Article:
The poorly-kept secret is that, according to Forbes.com, “[E]ven after six years, less than 60% of students at four-year colleges have earned a Bachelor’s degree.” My point is that even as universities concoct “too-good-to-be-true” financial aid packages for prospective students, which are typically loaded with an array of student loans, they know – Iet me reiterate – they know that the majority of the students who take out those loans will never receive a diploma or obtain employment with a salary that will allow them to repay their loans in a reasonable manner and time frame. If you ask me, these universities and the government and lending institutions that offer these loans are the sinners and the ones who should be seeking forgiveness.

Surely, as a society, it’s reasonable to offer some degree of forgiveness to those who, many of whom were teenagers at the time, were poorly or completely unadvised or, even worse, duped into unwisely borrowing what they could never afford to pay back and for which, in reality, they should never have been considered qualified. If we are willing to bailout financial institutions, the auto industry, and farmers, we can find a way to alleviate at least some of the financial burden of ordinary, good-intentioned people.

A concept similar to forgiveness is mercy. For those readers more given to secular reasoning, in Shakespeare’s The Merchant of Venice, he tells us that mercy is “twice blessed // It blesseth him that gives and him that takes.” Both Jesus and Shakespeare assert that the one who forgives is – at the least – an equal beneficiary of the act. Therefore, you’d think we would be quick to forgive others’ debts, financial or otherwise, as to be obedient to the teaching of two of the world’s greatest teachers and to be made better ourselves by doing so.

Forgiveness cannot be mandated; it is always a choice. It is a practice that appeals to and reveals the “better angels” of humanity, for it is highly unnatural. That is the beauty of it. Magnanimity is a trait revealed by being great of mind and heart. In recent years and especially within our body politic, both forgiveness and magnanimity have been devalued in preference for retaliation and small-minded pettiness. Perhaps, it’s time to restore them both through an act of communal forgiveness by the easing of the student debt burden that is crippling so many in our society.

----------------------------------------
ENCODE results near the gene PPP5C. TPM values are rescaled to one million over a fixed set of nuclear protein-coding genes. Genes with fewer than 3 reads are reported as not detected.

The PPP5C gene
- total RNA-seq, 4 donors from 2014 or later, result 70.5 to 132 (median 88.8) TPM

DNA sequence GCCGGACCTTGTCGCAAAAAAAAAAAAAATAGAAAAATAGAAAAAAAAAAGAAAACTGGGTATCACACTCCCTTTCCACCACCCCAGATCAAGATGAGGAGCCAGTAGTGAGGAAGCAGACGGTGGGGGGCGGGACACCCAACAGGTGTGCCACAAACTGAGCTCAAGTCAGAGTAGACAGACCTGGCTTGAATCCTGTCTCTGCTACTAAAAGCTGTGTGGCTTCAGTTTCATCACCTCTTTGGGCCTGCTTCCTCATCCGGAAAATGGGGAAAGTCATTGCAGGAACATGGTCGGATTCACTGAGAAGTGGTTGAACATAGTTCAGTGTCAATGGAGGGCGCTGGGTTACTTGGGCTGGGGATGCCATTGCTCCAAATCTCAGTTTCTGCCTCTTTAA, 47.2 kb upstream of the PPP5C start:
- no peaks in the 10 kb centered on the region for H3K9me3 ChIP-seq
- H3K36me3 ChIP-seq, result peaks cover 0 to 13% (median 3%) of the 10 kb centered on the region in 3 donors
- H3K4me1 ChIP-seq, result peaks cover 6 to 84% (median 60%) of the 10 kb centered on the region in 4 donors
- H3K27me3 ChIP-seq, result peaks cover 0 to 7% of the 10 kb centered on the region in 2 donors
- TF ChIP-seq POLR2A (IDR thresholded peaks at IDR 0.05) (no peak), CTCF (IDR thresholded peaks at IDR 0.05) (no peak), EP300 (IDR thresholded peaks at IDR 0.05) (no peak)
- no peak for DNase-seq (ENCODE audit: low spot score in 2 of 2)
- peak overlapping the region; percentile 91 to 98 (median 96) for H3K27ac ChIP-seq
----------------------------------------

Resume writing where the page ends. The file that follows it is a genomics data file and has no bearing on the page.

As I’ve said, I understand the accountability side of the issue. I really do. And my intention is not to ignite a debate here. Rather, I’m just asking for consideration of this side, my side, of the argument.

For the second blog post in a row, I’ll finish with words of wisdom from Don Henley. This time from his song “Heart of the Matter”:

These times are so uncertain

There’s a yearning undefined

People filled with rage

We all need a little tenderness

How can love survive in such a graceless age?

Ah, the trust and self-assurance that lead to happiness

They’re the very things we kill, I guess . . .

But I think it’s about forgiveness


Published by tyfroth

My primary passion and vocation is teaching literature and composition on both the high school and university level. My avocation is writing novels that explore contemporary themes/issues relevant to both young adult and adult readers.

4 thoughts on “Fairness vs. Forgiveness

  1. Once again, thank you Ty! Great points about the college financial aid traps. Maybe there were some well intentioned players, but the business aspect of the schools motivation cannot be ignored. Knowing full well that repayment required graduation and employment with suitable compensation did not shape the policy. Even with a degree, the debt repayments could be difficult for many starting out. And students were presented the packages with such an expectation of acceptance without really explaining the commitment, especially the cumulative commitment over several years. Some college administrators saw security in the arrangement. You were obligated to return for additional years to have any chance to repay. And they could raise tuition without much resistance as everyone just borrowed more. Part of a cycle that has doomed many smaller schools in recent years, and will likely dictate a different approach to higher education in the future. We can benefit from some effort to re-set the scales.

    My college tuition was low enough that I could earn the majority of what I needed by summer employment and a part time job during school. Simply no longer possible.